ARUN RATH, HOST:
From NPR West, it's ALL THINGS CONSIDERED. I'm Arun Rath.
It's one of the monuments of American literature, Herman Melville's "Moby Dick." The Los Angeles library system posed a challenge to Twitter followers recently. Send us your best 140-character summary of the novel. Among the responses they received: Epic pale whale fail, Ishmael goes fishing with Ahab who has male fish issues and: We're going to need a bigger metaphor. Those three were submitted by comedian Patton Oswalt.
And today, his contribution grew beyond 140 characters. Patton has been barnstorming three L.A. area libraries today reading excerpts from "Moby Dick" and leading group discussions about the book. It seems he's got his own obsession with the white whale. I spoke with Oswalt before he embarked, and I asked him why he wanted to do it.
PATTON OSWALT: The novel "Moby Dick" is my Moby Dick in that I've taken all these runs at it, but I've never actually managed to finish it. I've taken big bites, I've read excerpts. There are all these intriguing elements of it, but I've never captured the whole of it. So I thought this would be really fun to do, go to three L.A. area libraries and then talking with whomever shows up about - especially because the first library that I'm reading at is the Will & Ariel Durant branch, and they - there are some very extreme personalities that frequent that particular branch.
RATH: How so?
OSWALT: How do I put it? There's a lot of people in there that are clutching their manifestos. So they all - it is - I'm reading an excerpt of "Moby Dick" in a room full of people pursuing their own psychologically damaged versions of "Moby Dick." So maybe they'll give me the spark and insight out of left field that'll make me just power all the way through this novel once and for all.
RATH: So they think, like, this is all about class conflict or this is about sex or...
OSWALT: Again, that shows you what a great novel this is. It can serve anyone's purpose. It can serve anyone's agenda, and it can serve anyone's pathology, really. It's written through the viewpoint of a very damaged, lonely, moody guy that is just trying to fill the time in between his depressions, which I think for certain people, they're like, yes, that's - oh, my God. So...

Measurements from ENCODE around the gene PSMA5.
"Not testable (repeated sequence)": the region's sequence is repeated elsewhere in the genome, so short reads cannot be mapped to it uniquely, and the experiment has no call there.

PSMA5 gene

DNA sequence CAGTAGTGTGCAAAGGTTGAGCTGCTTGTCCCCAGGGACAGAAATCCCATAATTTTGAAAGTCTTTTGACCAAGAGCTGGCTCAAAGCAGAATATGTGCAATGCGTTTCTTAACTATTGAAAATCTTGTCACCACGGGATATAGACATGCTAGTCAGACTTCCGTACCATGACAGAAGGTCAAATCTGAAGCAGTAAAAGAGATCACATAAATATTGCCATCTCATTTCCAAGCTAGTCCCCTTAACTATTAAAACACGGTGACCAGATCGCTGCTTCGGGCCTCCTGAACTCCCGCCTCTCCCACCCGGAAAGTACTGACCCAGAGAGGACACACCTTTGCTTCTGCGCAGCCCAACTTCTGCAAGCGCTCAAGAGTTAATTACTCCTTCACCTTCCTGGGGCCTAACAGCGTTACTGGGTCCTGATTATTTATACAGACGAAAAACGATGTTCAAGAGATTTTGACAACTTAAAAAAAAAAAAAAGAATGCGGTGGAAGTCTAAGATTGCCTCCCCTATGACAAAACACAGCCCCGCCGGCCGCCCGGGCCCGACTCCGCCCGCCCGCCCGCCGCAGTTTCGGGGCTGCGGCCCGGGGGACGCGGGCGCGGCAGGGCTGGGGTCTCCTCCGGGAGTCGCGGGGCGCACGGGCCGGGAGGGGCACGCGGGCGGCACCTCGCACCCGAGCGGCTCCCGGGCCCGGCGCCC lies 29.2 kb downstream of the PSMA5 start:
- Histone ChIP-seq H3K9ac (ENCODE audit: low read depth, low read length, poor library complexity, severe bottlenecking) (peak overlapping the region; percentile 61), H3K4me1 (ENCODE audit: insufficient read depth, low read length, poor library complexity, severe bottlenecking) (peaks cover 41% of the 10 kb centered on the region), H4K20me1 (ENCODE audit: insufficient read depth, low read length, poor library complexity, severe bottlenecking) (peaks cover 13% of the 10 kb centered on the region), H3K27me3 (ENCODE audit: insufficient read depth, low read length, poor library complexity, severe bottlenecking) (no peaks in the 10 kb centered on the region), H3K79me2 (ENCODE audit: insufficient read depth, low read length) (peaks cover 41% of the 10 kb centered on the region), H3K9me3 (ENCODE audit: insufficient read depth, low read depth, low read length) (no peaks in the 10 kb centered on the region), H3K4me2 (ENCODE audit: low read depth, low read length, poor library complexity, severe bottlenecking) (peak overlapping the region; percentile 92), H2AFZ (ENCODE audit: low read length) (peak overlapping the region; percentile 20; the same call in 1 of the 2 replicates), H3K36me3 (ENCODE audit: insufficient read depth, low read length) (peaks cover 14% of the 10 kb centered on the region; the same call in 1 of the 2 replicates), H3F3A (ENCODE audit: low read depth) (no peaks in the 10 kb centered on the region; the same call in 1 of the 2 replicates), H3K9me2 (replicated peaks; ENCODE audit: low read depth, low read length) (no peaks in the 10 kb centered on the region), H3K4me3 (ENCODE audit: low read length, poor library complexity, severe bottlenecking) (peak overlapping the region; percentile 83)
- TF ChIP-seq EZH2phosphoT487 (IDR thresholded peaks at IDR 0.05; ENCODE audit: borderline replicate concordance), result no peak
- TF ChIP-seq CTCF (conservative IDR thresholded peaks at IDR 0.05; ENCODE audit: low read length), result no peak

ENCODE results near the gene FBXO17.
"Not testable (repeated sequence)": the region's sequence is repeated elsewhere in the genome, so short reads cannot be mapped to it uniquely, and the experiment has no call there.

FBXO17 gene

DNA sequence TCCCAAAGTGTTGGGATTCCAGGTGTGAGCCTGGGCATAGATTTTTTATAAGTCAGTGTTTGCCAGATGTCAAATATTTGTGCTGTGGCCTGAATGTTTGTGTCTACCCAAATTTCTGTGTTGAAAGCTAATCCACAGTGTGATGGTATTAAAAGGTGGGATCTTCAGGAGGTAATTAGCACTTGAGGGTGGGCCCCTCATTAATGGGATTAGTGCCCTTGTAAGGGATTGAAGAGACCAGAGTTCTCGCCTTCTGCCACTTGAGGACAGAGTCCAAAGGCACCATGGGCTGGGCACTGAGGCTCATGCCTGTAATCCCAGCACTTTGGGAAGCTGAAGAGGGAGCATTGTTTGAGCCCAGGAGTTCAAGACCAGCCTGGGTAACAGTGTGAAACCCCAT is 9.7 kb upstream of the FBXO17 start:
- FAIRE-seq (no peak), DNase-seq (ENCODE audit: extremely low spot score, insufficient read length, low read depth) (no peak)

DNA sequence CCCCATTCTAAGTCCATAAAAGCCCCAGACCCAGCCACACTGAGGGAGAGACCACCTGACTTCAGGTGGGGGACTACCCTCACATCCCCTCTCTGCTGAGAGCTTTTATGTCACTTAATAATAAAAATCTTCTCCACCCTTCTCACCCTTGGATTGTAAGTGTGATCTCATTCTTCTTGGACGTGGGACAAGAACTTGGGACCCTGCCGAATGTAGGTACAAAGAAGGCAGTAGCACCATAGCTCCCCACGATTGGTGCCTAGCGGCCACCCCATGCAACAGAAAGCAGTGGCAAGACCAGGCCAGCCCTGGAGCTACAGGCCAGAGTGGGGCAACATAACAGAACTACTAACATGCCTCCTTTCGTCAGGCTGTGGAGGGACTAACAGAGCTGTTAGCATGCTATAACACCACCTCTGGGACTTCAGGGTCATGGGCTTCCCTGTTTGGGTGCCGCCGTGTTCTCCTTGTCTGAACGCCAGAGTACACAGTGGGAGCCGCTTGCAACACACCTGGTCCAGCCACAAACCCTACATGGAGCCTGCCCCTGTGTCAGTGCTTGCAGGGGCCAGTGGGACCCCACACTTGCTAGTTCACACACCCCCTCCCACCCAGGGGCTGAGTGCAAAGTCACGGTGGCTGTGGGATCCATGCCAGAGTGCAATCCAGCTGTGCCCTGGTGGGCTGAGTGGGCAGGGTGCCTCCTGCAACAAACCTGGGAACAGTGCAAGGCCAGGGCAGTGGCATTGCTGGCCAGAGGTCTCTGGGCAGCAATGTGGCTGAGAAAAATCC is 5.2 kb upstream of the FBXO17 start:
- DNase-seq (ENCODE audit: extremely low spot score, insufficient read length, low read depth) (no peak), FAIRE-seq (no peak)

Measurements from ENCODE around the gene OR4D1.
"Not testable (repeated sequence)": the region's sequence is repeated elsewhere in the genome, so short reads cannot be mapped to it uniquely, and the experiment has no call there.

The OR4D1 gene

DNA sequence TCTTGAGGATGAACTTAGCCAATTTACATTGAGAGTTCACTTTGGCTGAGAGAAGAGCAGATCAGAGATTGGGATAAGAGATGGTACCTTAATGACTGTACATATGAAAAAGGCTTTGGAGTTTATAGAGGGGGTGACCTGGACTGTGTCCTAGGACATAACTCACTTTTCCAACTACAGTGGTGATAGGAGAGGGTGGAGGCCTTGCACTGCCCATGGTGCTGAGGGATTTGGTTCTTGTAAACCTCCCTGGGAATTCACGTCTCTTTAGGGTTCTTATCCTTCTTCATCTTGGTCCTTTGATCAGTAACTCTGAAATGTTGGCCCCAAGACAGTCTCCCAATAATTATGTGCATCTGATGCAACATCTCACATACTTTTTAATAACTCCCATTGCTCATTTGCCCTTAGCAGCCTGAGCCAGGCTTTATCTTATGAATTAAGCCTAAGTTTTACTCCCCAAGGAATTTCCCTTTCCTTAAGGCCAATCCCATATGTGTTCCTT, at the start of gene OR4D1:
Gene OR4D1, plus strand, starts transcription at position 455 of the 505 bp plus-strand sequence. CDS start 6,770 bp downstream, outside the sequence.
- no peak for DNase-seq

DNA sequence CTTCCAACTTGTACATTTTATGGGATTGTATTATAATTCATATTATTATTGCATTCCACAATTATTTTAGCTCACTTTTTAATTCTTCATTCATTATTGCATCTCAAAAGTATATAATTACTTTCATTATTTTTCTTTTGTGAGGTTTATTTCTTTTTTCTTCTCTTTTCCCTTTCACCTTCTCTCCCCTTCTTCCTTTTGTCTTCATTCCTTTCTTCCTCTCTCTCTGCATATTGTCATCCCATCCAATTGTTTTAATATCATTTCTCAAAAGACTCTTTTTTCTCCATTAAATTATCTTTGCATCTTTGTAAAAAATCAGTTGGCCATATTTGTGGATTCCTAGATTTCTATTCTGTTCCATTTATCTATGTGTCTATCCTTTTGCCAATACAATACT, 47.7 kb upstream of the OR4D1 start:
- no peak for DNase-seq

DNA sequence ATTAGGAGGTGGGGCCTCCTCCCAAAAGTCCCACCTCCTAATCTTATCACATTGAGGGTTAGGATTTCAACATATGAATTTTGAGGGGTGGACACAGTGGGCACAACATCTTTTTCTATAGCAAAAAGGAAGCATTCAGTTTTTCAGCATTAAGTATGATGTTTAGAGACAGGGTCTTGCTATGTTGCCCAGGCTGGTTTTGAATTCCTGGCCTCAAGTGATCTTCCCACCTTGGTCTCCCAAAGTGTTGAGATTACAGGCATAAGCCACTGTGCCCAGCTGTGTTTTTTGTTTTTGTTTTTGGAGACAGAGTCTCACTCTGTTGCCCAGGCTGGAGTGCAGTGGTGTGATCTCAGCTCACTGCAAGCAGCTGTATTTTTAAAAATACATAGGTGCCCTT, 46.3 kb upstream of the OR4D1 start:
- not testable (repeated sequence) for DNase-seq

RATH: Sounds like "Taxi Driver."
OSWALT: Yeah, exactly. And he - and it also implies that before going on this whaling voyage, Ahab traveled the world and convinced some very dangerous people that you shouldn't go talk to, to go: I need you to come up to New England, cold awful New England in the United States and get on my crappy ship, and we're going to go kill this whale. And it's not going to benefit you. I'm just in a really bad - and he somehow - he's like this Jim Jones, Charles Manson type.
It's like Jim Jones recruiting Charles Manson. That is what - that's what's going on on this ship.
RATH: What do you make of the fact that these are, like, these archetypical, like, American characters that...
OSWALT: Because the reason America became the super power that it is, I'm convinced, is because it was - and someone else pointed this out to me, a comedian named Bob Somerby back in Baltimore. He goes: America was not founded by stable, emotionally-even people. It was founded by religious extremists who didn't think that church was miserable enough in England. They wanted to make it worse.
So they got on these horrible ships, went across oceans that they thought were filled with monsters to another country where they thought the woods were filled with demons and then just kept pushing westward. Everything about America is dissatisfaction. We're being - we're driven by a foul mood, and we're driven by obsession. But that's in a weird way. It's when we rule the world because we're the crazy, obsessive person.
You know, it's weird how you look at the quality of life in places like Sweden and Finland is better. And I think one of the reasons their quality of life is better is because they're like, we're number seven, and we're cool with that. We actually - because, Arun, it's like, if you're a driver for Domino's Pizza, that's a pretty cool job. But if you're the manager, you have ulcers and stress. You're constantly trying to meet these quotas, you know? And so Ishmael and Ahab are that in microcosm, basically.
RATH: Ahab is like the - a Domino's manager.
OSWALT: He is the stressed-out manager who is crushing up No Doz and snorting it so he can work two shifts. And he has drivers that won't listen to him, and he's screaming at everybody, and he has to meet that 30-minute limit everywhere. And they have all kinds of dumb promotions he has to keep on top of. It's a nightmare.
RATH: So what sections did you choose to read for your library reads?
OSWALT: Well, I'm going to read, obviously, the very famous opening paragraph, which the thing with the opening paragraph is it's way more famous for its first line. And then people don't go into the - what the actual paragraph is, which is a pretty dark portrait of the guy we're about to spend 900 pages with.